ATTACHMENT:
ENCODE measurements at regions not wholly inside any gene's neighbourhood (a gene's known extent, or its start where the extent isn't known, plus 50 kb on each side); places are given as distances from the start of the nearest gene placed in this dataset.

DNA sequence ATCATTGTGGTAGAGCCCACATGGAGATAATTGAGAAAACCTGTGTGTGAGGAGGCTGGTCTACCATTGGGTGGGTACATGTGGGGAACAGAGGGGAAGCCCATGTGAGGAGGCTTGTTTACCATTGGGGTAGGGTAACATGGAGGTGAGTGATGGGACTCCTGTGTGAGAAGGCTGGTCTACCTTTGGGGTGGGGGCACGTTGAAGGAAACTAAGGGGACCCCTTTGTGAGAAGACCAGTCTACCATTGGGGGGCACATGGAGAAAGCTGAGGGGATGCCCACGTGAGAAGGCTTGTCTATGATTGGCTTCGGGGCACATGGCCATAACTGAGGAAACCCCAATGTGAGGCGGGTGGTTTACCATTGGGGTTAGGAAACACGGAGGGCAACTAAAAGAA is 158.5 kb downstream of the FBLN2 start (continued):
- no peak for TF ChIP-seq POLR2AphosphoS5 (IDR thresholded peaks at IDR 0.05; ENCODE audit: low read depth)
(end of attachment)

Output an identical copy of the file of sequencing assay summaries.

ENCODE measurements at regions not wholly inside any gene's neighbourhood (a gene's known extent, or its start where the extent isn't known, plus 50 kb on each side); places are given as distances from the start of the nearest gene placed in this dataset.

DNA sequence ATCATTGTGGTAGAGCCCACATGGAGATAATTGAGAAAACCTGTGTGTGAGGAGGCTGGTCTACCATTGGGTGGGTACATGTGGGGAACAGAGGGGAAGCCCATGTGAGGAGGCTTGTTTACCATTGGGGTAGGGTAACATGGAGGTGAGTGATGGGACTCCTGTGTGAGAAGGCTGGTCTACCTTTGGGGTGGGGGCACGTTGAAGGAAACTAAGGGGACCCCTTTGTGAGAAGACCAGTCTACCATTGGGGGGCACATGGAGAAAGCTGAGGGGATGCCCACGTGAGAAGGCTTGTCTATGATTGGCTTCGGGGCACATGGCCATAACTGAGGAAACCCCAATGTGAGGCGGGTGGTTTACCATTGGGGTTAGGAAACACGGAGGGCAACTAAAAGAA is 158.5 kb downstream of the FBLN2 start (continued):
- no peak for TF ChIP-seq POLR2AphosphoS5 (IDR thresholded peaks at IDR 0.05; ENCODE audit: low read depth)